The Feast of the Clowns started as a small street festival in 2000 wanting to address various social ills that impacts the City of Thswane with a joyful protest, positively disrupting the streets and raising awareness, as an inner city community festival celebrating arts and justice, God in the city and the city’s diversity. Over the last 18 years the Feast of the Clowns has grown to a large annual festival not to be missed. As a festival of justice and reconciliation, it seeks to heal, dream and confront, all at the same time.
Committed to love the city and draw from God’s abundance in the city, the hosting of the Feast embodies partnership Tshwane Leadership Foundation & the Centre for Contextual Ministry at the University of Pretoria & other generous sponsors.
The metaphor of the clown derives from the olden day jester who would deliver social commentaries that communicated social ills in front of the royal court. His position as entertainer saved him from prosecution – which was was not the case with any other citizen opposing the monarchy.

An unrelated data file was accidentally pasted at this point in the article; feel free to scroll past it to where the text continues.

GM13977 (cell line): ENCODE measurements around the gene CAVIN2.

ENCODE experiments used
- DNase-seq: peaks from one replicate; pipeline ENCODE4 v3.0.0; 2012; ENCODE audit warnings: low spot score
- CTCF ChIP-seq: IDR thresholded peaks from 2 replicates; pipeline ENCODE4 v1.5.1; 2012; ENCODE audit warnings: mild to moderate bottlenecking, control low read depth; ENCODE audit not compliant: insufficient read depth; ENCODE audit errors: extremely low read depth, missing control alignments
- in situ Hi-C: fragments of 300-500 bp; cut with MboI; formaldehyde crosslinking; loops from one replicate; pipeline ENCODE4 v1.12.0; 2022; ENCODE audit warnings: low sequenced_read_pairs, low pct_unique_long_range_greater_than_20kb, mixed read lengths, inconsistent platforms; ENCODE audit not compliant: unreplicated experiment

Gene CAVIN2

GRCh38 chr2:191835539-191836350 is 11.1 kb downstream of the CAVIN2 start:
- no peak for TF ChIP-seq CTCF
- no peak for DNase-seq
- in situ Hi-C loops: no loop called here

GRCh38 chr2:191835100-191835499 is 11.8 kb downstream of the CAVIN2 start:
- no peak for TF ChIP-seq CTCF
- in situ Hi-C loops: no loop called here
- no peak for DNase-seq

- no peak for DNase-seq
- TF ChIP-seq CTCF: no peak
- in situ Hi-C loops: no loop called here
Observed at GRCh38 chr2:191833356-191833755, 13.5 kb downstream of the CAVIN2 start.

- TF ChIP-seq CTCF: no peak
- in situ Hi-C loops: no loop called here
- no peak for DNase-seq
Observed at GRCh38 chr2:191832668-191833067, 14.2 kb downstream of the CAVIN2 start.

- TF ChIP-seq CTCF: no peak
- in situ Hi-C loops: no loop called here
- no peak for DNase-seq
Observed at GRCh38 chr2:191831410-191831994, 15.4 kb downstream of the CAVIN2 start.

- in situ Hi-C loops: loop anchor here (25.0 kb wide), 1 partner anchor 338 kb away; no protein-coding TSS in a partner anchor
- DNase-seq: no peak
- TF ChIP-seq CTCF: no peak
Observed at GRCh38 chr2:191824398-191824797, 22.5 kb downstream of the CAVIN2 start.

The ruling idea of the feast was the reverse order of status. In this way the most important person of the day became the least important. Within this metaphor the Feast invites each and everyone from every real of life to become clowns.
The metaphor can be interpreted in many ways, yet for the Feast of the Clowns, it is simply a day to become the jester, who sees the injustices, owns it and takes responsibility in order to evoke long term changes.